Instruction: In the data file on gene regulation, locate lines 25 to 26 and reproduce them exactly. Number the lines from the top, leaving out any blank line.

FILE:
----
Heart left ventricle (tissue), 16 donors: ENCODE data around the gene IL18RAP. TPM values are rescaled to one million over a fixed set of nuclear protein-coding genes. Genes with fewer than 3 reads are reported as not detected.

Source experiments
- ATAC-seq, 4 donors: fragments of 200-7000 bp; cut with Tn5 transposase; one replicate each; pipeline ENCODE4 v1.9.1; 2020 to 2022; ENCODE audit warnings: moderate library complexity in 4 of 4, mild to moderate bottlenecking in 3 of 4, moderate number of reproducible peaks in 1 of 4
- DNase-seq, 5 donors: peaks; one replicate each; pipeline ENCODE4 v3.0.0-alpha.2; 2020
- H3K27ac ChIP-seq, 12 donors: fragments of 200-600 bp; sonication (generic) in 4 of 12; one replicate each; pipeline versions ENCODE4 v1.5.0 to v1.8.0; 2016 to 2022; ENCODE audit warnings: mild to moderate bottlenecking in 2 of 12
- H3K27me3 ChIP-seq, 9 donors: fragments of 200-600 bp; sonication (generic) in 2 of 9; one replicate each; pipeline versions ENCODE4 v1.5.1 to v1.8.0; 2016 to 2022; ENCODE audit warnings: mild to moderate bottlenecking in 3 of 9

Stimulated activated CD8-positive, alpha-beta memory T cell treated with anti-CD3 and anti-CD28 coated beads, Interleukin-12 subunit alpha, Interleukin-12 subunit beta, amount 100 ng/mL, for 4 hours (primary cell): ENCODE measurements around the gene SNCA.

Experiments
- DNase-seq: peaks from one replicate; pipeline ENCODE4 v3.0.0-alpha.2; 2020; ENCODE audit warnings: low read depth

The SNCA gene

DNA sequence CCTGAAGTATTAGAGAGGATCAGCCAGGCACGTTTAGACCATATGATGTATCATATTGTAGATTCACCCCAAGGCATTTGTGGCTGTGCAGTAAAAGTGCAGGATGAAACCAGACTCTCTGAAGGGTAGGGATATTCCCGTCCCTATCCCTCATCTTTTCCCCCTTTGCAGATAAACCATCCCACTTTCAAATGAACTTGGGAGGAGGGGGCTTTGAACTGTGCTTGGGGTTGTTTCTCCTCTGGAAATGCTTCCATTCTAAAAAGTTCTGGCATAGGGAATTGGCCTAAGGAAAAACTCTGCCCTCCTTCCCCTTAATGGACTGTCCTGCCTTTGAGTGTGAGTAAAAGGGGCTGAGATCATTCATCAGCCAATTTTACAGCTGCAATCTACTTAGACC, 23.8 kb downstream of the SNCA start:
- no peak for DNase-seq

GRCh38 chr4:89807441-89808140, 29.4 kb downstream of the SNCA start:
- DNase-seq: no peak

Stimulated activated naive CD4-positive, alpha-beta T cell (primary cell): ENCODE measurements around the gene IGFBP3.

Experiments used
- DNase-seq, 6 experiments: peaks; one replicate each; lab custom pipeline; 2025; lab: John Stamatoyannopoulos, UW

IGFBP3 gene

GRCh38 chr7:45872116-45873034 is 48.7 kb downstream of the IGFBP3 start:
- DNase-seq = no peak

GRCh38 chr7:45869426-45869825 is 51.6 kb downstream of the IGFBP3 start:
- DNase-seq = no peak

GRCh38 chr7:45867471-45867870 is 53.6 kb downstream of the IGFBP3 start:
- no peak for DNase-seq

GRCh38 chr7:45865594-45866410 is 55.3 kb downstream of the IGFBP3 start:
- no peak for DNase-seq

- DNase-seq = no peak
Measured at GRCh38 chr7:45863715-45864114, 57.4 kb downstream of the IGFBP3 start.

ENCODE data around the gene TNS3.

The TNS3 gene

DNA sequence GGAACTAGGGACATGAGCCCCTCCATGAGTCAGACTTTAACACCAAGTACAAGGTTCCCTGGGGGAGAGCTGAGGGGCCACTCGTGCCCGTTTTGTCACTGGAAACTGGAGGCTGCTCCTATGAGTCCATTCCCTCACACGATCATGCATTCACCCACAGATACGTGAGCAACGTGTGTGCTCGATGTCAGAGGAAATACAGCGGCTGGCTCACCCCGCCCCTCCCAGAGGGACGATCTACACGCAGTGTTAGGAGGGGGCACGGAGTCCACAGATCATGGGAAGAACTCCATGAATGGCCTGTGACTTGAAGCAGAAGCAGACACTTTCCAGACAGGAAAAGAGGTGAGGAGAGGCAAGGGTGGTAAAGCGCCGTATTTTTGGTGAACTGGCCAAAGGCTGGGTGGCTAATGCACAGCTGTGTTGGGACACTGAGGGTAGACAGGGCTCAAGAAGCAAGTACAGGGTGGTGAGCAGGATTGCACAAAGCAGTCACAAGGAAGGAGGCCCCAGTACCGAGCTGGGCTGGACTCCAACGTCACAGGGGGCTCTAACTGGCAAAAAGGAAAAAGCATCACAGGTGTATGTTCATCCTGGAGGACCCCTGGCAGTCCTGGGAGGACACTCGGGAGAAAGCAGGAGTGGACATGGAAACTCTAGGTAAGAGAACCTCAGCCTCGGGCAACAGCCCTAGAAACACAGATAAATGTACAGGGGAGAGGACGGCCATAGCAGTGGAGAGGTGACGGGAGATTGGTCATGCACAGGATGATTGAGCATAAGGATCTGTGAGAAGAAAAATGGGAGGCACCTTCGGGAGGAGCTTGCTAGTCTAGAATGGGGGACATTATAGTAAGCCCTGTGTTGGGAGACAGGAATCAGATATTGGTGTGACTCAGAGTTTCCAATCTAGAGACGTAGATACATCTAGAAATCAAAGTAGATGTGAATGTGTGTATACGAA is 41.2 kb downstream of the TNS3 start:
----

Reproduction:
GRCh38 chr7:45865594-45866410 is 55.3 kb downstream of the IGFBP3 start:
- no peak for DNase-seq